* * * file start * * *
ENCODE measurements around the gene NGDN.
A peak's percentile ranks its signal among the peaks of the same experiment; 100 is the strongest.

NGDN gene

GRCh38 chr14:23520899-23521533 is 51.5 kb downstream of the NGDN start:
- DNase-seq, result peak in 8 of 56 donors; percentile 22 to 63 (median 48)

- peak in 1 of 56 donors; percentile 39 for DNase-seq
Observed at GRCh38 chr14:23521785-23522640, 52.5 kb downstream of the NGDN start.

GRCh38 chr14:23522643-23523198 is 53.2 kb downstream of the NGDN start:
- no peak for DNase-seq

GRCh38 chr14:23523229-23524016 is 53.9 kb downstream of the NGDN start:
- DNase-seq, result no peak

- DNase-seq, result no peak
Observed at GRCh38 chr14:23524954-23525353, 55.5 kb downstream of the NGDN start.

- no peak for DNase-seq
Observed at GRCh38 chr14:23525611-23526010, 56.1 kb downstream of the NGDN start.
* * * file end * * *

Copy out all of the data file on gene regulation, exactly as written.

ENCODE measurements around the gene NGDN.
A peak's percentile ranks its signal among the peaks of the same experiment; 100 is the strongest.

NGDN gene

GRCh38 chr14:23520899-23521533 is 51.5 kb downstream of the NGDN start:
- DNase-seq, result peak in 8 of 56 donors; percentile 22 to 63 (median 48)

- peak in 1 of 56 donors; percentile 39 for DNase-seq
Observed at GRCh38 chr14:23521785-23522640, 52.5 kb downstream of the NGDN start.

GRCh38 chr14:23522643-23523198 is 53.2 kb downstream of the NGDN start:
- no peak for DNase-seq

GRCh38 chr14:23523229-23524016 is 53.9 kb downstream of the NGDN start:
- DNase-seq, result no peak

- DNase-seq, result no peak
Observed at GRCh38 chr14:23524954-23525353, 55.5 kb downstream of the NGDN start.

- no peak for DNase-seq
Observed at GRCh38 chr14:23525611-23526010, 56.1 kb downstream of the NGDN start.